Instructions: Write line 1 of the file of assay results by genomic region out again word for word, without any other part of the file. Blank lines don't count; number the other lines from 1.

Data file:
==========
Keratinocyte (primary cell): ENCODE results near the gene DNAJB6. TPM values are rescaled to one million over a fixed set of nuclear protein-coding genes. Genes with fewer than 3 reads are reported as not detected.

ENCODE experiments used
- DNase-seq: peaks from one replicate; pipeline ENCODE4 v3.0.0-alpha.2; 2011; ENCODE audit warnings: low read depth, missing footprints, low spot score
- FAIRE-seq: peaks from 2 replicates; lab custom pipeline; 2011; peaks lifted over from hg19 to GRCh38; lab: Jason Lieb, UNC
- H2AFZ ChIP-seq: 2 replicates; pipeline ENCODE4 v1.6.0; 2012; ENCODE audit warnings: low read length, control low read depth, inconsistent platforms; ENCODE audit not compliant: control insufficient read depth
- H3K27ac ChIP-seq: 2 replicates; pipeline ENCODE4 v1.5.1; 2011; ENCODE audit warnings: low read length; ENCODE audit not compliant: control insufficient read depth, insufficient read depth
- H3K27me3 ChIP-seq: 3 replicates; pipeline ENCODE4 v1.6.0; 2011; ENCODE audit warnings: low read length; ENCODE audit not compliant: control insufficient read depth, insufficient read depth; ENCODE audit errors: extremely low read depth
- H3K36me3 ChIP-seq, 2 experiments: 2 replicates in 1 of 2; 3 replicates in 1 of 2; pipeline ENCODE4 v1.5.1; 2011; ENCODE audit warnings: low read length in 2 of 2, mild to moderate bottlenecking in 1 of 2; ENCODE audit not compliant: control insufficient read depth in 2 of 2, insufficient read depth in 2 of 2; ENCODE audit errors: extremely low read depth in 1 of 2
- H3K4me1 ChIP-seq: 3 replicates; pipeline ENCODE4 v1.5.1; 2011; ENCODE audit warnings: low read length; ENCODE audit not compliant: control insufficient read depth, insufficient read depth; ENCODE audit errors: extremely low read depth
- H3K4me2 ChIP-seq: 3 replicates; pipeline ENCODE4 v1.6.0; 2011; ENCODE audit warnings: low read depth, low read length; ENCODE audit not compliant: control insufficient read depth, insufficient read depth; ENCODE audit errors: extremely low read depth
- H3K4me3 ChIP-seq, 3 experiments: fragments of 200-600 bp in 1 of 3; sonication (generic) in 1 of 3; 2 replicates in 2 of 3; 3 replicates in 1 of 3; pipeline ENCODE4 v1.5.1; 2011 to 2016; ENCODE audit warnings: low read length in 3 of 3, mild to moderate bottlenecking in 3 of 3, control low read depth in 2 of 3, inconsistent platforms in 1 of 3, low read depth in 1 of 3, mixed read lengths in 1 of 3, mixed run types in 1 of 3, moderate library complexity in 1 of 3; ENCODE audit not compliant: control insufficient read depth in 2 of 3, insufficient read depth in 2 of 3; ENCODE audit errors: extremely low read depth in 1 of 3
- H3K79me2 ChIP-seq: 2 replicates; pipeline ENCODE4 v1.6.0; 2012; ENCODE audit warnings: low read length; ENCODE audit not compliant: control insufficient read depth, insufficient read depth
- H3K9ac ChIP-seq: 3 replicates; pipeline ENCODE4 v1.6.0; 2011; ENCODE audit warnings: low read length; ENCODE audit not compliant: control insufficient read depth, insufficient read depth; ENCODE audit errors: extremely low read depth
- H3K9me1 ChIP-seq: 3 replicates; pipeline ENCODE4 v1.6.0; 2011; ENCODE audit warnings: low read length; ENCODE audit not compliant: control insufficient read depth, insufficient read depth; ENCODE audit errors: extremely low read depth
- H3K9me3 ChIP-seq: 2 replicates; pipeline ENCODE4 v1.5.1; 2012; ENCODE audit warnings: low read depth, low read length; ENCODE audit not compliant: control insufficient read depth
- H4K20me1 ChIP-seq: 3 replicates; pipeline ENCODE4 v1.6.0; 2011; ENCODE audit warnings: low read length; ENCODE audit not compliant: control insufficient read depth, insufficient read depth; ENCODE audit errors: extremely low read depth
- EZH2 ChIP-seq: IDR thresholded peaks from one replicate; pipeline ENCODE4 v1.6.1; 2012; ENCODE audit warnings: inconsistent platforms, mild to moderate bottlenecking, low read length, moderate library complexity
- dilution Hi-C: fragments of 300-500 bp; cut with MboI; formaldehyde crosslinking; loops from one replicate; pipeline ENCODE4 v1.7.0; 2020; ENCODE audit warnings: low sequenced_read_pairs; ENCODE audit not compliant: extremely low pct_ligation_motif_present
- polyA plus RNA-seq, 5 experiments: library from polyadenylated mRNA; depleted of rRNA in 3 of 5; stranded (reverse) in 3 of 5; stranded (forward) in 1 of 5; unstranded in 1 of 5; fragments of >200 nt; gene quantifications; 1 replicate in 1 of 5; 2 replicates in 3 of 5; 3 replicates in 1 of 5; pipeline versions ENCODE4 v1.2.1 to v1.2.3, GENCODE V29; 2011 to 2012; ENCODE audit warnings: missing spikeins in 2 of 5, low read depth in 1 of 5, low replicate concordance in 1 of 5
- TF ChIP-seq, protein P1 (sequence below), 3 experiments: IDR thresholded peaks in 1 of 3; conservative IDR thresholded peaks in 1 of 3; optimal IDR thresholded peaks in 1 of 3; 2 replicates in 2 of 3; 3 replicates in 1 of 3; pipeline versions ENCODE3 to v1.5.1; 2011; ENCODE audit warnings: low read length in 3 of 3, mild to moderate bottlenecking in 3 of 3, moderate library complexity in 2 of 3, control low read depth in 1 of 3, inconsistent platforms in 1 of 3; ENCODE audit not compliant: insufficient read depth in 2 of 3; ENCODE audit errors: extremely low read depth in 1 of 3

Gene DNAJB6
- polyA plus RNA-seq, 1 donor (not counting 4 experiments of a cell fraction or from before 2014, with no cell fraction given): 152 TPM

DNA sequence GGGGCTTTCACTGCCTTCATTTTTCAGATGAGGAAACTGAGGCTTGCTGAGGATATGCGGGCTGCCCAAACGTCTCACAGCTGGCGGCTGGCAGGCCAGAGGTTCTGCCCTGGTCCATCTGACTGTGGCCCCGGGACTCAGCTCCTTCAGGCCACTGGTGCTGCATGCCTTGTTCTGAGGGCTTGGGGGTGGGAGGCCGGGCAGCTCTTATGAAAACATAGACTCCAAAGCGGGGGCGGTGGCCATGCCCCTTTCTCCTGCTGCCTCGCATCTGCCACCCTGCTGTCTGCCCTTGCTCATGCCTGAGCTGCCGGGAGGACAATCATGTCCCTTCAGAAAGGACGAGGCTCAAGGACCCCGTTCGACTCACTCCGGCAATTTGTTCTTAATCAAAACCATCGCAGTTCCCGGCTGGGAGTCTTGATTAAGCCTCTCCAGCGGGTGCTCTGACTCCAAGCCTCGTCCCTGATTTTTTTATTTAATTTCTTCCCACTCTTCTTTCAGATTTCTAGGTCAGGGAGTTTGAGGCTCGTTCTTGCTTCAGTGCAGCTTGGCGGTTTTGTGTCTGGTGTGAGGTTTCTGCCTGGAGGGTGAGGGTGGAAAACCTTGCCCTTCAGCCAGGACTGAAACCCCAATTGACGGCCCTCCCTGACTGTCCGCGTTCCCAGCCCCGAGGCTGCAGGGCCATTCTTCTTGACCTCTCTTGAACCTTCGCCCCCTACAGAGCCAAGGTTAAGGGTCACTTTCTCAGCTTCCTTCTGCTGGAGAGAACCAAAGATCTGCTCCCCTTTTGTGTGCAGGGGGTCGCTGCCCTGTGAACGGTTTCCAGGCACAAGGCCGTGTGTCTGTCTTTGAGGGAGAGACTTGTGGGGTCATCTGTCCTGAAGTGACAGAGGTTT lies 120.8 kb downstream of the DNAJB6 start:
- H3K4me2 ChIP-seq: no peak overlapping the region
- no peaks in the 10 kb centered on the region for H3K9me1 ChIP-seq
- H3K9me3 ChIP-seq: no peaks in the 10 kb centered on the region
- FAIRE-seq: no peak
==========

Keratinocyte (primary cell): ENCODE results near the gene DNAJB6. TPM values are rescaled to one million over a fixed set of nuclear protein-coding genes. Genes with fewer than 3 reads are reported as not detected.